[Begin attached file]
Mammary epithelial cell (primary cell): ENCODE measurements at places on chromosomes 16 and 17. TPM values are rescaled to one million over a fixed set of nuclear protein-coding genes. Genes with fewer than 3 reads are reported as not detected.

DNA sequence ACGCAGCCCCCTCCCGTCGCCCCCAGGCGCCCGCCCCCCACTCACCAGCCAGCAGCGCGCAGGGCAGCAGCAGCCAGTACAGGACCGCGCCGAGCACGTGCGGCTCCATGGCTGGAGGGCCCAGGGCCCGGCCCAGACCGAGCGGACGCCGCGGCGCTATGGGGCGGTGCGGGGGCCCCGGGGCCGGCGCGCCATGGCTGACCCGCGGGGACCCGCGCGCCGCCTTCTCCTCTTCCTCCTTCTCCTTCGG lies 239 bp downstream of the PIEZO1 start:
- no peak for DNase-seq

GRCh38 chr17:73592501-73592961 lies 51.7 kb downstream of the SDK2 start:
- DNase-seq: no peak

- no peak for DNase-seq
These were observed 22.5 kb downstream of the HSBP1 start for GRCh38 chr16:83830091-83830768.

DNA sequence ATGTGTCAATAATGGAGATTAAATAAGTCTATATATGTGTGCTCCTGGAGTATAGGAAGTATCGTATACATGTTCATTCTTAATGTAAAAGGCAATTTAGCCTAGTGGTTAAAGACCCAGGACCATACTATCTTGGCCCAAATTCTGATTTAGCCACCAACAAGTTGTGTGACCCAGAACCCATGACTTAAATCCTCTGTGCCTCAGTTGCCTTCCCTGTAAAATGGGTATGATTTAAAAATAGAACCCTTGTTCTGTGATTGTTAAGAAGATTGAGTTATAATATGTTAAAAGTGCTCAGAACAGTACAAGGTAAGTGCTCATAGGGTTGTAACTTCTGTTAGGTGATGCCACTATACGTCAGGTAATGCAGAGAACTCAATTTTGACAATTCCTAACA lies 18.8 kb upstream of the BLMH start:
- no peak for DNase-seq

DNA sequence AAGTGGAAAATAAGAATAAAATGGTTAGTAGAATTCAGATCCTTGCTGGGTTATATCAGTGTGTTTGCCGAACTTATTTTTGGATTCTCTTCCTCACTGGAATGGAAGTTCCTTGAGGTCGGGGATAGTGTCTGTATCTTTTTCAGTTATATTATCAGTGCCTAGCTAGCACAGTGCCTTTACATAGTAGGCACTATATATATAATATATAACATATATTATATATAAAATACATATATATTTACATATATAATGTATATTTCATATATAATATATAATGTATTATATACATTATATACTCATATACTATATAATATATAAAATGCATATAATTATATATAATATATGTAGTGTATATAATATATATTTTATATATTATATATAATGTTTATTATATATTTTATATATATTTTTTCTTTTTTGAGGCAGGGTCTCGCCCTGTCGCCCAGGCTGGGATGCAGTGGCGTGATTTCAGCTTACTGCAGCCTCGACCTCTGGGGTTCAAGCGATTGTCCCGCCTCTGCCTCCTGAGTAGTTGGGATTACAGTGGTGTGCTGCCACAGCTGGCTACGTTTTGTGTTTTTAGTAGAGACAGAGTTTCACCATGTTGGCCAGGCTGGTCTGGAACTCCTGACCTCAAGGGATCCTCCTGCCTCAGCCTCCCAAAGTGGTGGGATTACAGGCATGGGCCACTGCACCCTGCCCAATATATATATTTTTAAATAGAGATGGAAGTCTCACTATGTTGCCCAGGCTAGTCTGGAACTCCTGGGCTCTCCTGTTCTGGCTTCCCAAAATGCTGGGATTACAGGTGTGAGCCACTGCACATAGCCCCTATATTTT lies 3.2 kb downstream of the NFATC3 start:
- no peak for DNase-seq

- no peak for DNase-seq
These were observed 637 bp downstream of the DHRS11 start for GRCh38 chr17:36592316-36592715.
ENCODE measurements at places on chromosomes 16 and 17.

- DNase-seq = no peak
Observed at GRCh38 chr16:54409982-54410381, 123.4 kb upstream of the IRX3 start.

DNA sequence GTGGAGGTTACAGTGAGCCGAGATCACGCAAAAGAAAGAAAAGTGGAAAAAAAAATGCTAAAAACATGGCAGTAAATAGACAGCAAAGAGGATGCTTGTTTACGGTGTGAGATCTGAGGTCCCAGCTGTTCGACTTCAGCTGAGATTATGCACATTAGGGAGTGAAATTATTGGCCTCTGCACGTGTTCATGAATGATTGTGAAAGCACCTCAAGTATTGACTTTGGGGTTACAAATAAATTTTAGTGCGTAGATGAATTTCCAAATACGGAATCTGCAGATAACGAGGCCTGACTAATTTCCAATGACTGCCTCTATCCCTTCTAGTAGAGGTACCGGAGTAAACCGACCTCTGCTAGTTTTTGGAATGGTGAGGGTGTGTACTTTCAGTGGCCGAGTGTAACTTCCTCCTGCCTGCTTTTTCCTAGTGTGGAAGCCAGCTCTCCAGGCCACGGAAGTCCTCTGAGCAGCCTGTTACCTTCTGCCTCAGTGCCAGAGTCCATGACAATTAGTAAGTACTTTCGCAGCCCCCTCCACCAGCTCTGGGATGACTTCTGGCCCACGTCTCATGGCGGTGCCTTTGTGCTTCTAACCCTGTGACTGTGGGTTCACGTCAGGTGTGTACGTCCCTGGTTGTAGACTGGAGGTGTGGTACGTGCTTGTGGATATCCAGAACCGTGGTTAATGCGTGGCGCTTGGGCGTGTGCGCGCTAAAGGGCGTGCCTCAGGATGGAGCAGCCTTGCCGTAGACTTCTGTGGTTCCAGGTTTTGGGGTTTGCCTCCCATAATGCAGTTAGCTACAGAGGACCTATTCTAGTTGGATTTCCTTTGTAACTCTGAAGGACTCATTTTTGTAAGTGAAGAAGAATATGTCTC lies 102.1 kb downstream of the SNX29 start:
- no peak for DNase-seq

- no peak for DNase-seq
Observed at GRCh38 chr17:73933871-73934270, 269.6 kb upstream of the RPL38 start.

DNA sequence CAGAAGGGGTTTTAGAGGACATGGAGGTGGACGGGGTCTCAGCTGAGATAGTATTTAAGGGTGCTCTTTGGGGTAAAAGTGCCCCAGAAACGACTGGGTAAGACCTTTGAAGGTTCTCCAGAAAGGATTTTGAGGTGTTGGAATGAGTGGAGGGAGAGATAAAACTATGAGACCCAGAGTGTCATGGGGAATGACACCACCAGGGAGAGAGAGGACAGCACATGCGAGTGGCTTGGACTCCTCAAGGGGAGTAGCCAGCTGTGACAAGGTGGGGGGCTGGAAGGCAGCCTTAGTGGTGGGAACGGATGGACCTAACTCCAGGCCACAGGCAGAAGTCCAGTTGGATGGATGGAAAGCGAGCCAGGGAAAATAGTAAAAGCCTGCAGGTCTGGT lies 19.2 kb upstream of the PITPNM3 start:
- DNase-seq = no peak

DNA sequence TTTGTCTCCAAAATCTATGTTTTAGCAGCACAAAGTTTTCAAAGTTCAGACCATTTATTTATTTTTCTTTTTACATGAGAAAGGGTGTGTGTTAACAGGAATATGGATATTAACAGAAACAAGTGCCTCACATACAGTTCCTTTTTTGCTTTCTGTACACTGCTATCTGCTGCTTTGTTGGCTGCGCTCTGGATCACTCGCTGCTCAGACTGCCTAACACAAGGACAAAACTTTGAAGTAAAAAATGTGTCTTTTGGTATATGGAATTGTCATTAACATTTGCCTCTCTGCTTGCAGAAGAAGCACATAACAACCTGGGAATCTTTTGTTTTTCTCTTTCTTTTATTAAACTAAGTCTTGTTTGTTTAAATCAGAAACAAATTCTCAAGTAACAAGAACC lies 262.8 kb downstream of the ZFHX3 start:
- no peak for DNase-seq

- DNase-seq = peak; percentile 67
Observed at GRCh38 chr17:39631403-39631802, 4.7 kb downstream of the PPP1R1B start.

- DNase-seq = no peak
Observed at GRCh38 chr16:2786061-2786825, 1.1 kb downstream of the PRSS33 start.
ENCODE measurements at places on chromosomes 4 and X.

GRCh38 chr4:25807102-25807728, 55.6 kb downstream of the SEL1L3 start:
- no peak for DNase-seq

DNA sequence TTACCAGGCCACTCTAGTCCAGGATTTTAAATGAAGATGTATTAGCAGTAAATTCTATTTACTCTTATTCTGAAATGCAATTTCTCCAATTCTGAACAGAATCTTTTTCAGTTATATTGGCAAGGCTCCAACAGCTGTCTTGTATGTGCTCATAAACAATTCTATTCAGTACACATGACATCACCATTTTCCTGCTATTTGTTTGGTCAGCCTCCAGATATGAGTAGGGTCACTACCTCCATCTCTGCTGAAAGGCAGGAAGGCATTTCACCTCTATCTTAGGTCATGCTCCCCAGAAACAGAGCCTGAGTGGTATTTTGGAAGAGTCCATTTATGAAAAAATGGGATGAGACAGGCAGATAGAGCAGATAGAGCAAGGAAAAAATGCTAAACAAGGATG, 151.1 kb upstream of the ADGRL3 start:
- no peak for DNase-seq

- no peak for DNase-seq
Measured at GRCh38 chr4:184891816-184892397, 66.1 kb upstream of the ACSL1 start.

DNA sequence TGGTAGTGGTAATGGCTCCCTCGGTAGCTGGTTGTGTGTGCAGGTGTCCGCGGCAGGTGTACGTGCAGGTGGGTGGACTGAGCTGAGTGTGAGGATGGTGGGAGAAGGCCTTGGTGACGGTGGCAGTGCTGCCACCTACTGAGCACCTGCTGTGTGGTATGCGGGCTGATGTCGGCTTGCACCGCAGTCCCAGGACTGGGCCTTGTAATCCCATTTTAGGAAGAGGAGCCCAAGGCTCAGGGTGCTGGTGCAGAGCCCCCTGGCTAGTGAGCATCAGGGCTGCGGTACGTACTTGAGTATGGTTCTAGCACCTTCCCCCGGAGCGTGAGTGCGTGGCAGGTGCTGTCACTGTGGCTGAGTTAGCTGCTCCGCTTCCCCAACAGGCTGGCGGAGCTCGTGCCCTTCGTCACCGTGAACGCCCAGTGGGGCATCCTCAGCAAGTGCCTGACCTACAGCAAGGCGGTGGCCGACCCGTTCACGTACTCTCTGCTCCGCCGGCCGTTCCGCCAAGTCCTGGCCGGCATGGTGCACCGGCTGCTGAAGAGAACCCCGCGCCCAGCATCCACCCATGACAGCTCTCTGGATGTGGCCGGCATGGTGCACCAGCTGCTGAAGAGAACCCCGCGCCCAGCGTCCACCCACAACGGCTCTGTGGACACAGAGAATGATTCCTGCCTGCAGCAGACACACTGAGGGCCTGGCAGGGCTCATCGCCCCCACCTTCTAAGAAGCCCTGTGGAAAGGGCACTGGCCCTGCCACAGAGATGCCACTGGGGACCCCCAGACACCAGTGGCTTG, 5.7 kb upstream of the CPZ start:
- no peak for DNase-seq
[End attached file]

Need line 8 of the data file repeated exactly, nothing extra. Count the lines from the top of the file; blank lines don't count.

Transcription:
DNA sequence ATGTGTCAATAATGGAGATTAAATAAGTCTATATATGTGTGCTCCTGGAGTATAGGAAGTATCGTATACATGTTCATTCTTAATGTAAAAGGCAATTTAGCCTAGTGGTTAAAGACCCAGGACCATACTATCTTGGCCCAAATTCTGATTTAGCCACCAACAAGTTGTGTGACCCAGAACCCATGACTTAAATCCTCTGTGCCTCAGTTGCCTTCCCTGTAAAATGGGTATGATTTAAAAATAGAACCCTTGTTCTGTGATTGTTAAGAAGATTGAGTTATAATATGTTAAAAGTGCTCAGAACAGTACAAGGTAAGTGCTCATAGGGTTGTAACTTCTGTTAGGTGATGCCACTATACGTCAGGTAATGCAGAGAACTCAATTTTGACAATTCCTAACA lies 18.8 kb upstream of the BLMH start: